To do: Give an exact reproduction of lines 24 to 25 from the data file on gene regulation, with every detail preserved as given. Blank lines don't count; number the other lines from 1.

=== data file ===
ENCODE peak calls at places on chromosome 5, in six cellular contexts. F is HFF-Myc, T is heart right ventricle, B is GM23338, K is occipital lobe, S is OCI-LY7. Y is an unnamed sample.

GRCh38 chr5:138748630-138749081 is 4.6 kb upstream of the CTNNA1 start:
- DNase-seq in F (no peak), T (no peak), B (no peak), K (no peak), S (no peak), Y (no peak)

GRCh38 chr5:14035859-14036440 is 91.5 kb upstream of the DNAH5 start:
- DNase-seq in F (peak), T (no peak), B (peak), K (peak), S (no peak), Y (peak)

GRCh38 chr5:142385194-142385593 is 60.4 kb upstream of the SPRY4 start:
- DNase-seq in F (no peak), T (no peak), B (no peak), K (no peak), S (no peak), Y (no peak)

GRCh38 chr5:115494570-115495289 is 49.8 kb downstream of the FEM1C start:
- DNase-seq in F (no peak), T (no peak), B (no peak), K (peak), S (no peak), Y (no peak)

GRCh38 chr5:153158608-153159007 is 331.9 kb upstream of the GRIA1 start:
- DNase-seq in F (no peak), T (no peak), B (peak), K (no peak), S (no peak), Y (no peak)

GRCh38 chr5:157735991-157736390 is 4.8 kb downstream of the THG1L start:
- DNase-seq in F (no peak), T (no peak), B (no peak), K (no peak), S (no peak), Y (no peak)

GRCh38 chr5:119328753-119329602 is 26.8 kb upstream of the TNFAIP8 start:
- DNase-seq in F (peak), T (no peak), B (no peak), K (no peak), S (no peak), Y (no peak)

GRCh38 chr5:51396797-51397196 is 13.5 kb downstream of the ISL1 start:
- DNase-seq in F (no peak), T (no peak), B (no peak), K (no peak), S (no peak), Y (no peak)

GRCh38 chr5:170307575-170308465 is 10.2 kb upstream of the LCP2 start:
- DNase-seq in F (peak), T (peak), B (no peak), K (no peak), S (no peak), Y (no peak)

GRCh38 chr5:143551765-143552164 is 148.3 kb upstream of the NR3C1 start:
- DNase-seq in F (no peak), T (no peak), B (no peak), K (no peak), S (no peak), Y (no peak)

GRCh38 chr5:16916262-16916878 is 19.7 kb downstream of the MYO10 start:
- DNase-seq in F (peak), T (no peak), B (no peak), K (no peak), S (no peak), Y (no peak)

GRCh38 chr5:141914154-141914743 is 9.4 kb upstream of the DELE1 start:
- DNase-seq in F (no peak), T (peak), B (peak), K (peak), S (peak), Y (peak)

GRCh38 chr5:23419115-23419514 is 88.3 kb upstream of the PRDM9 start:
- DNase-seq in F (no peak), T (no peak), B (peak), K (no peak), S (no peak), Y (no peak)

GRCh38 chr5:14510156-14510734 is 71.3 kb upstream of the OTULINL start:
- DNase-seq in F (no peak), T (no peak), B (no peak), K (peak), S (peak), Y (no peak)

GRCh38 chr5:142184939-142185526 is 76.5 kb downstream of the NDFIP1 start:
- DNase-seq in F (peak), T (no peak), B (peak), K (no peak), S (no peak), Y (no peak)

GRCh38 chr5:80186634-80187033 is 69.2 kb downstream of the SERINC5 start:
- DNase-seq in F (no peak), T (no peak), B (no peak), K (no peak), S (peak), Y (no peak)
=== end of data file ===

GRCh38 chr5:141914154-141914743 is 9.4 kb upstream of the DELE1 start:
- DNase-seq in F (no peak), T (peak), B (peak), K (peak), S (peak), Y (peak)